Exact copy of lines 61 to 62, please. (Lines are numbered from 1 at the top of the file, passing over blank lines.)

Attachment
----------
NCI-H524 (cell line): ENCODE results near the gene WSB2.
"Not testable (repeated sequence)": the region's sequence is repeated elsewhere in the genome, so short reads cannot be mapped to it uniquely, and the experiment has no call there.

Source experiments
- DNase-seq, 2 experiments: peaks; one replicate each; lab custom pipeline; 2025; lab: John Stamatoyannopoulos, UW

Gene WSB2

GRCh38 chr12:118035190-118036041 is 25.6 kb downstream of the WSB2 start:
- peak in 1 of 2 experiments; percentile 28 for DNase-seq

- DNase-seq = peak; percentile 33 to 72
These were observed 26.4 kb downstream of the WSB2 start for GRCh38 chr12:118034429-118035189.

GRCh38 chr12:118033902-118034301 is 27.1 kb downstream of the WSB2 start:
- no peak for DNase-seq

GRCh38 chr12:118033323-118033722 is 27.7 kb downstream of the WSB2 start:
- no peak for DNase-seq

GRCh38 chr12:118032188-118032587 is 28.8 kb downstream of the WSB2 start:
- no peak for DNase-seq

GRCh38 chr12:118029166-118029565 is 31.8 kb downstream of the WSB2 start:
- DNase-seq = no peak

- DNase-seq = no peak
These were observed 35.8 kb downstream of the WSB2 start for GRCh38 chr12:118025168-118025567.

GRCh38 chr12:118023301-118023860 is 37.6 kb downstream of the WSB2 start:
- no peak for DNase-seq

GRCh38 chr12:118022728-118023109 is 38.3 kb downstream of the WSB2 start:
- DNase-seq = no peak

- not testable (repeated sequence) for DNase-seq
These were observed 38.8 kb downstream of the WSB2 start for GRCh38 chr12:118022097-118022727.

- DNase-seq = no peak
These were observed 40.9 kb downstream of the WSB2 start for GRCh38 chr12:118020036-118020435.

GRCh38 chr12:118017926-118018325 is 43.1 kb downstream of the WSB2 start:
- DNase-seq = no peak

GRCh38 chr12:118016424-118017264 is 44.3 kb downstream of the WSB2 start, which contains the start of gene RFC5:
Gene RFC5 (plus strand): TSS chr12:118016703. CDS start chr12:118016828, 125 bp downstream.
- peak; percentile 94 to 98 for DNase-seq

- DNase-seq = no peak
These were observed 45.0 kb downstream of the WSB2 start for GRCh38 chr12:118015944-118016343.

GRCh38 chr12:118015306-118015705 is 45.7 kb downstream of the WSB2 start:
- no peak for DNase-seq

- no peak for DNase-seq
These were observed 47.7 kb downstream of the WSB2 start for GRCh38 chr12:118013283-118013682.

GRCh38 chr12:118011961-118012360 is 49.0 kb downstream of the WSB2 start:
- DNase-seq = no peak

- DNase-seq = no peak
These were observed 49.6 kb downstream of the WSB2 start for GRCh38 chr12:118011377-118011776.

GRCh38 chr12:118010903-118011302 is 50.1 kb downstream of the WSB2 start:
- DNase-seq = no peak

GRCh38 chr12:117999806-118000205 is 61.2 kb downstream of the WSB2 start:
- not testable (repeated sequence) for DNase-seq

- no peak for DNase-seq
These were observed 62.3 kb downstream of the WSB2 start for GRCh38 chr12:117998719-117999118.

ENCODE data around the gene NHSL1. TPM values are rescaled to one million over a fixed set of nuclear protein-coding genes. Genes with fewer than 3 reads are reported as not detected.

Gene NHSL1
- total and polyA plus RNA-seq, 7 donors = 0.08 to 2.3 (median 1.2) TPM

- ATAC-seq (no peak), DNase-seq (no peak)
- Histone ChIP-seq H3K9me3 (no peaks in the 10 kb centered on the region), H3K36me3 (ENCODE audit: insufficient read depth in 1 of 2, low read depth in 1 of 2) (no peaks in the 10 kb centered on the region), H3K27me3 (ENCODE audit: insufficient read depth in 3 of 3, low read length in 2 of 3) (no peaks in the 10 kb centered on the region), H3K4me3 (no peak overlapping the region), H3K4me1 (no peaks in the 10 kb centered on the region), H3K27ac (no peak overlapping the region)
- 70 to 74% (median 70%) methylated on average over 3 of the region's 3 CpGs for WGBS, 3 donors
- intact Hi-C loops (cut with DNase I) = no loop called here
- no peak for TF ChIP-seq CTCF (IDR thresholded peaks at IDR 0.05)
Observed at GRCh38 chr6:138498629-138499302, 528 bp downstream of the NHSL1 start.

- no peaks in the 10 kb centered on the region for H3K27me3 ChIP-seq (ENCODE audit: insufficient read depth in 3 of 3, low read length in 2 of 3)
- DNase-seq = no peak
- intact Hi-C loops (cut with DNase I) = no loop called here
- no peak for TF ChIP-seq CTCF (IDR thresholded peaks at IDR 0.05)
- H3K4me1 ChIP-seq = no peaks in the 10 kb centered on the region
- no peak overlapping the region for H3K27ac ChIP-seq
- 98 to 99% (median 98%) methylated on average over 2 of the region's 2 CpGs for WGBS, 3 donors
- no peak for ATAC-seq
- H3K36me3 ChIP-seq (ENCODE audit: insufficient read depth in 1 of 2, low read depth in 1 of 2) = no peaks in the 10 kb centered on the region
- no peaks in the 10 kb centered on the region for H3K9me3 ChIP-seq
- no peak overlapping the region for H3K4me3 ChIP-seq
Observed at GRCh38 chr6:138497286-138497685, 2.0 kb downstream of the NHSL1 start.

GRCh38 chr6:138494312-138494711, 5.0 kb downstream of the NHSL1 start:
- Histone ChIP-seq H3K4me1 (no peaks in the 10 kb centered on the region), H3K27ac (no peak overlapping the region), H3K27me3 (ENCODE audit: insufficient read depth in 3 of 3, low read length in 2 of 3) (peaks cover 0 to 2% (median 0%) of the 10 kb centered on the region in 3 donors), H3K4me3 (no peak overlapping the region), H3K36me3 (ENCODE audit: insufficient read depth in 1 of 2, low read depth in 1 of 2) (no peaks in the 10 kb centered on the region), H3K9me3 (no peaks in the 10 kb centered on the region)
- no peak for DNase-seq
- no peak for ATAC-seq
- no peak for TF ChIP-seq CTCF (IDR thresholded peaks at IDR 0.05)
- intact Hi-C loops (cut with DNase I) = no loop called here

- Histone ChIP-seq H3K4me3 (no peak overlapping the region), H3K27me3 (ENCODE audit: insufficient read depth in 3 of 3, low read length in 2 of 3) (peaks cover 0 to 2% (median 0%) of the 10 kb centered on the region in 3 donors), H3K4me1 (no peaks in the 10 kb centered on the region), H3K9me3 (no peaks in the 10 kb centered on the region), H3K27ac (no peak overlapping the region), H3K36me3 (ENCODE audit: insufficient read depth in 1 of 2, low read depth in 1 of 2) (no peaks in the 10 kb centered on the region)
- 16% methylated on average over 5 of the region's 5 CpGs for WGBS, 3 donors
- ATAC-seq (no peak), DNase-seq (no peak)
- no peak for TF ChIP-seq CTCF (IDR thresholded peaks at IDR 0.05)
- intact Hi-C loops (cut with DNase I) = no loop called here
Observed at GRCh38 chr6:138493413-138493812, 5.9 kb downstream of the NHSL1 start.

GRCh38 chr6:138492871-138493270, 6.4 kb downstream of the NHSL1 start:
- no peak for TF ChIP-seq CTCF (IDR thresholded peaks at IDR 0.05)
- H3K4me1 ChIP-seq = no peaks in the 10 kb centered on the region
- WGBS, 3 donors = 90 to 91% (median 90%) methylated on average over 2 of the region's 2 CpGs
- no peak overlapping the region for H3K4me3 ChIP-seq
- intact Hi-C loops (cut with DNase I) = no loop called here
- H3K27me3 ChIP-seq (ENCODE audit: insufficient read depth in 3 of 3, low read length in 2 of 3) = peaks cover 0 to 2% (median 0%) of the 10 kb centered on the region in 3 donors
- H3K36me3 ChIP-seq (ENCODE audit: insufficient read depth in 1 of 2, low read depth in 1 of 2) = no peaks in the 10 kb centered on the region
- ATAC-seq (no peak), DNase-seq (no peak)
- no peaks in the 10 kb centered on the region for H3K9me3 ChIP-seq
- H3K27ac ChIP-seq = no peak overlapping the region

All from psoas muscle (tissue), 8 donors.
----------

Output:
- no peak for TF ChIP-seq CTCF (IDR thresholded peaks at IDR 0.05)
- H3K4me1 ChIP-seq = no peaks in the 10 kb centered on the region